Grade 11 student finds inspiration, life lessons while on leadership camp
© Submitted photo
Hannah Martin is shown here with one of the children she met, who is currently battling cancer, while participating in a Campeche Leadership Camp in Mexico. This was one of the many slides Hannah showed the UCW members of the Onward-Vivian Cock Unit after she returned from the trip.
Hannah Martin recently came to the Onward-Vivian Cock UCW meeting held at Willow Lodge. The Grade 11 student at NCHS presented a slideshow of her recent trip to Mexico. She was there with a group of young students who took part in social justice work while at the “Campeche Leadership Camp,” a two-week long program.
Martin raised money for the construction of an AMANC cancer support centre for underprivileged youth in Mexico. This center will someday give youth, from newborns to age 22, a place to stay while undergoing treatment.
The experience, offered through the Nova Scotia International Student Program, saw her fly to Mexico with 19 other Grade 11 students from Nova Scotia. Students were paired up with “leadership partners” from Campeche, who also took part in the program, and stayed with their partners’ families for the duration of the camp.
Most of the homes where they stayed had both beds and hammocks to sleep in, but Martin only slept in her hammock. Homes in Campeche were all made of concrete, unlike many Nova Scotian homes. The windows had sliding glass, but also screen and metal bars. The sliding glass was normally left wide open to allow for air circulation, as the temperature reached at least 30°C every day. Martin's room had a fan and an air conditioner.
Martin had to cover the cost of her trip's expenses by fundraising $2,000. On top of that, she raised $4,175.50 for the social justice project. The students raised a total of approximately $24,000.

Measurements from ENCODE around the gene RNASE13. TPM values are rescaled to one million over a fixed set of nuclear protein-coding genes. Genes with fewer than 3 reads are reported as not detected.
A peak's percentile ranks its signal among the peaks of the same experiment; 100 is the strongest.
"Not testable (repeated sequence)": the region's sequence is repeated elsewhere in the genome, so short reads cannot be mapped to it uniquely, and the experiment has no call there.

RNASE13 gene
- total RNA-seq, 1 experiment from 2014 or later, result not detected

While in Mexico, the students visited sites from the Camp's previous projects and decided to continue supporting them. They donated a washer and dryer to an athletic centre where underprivileged youth are trained to become Olympic athletes. They used funds to provide healthcare for a year for the orphans at the Divino Niño orphanage and placed funds into discretionary accounts for the Maria Palmira orphanage and families of the children currently undergoing cancer treatment.
“Meeting the children was a truly humbling experience. They were so beautiful and always happy, despite their conditions and setbacks. We were there to help them both financially and with out leadership, but I quickly realized it was the children who were teaching us so many important lessons. I felt we truly accomplished something,” Martin says.
Although this particular program is only for Grade 11 students, Martin says “on the way home we all talked of trying to make another trip back to visit the kids and see how the project we worked on was progressing.”
When completed, the AMANC support centre will be similar to the Ronald McDonald houses here in Canada.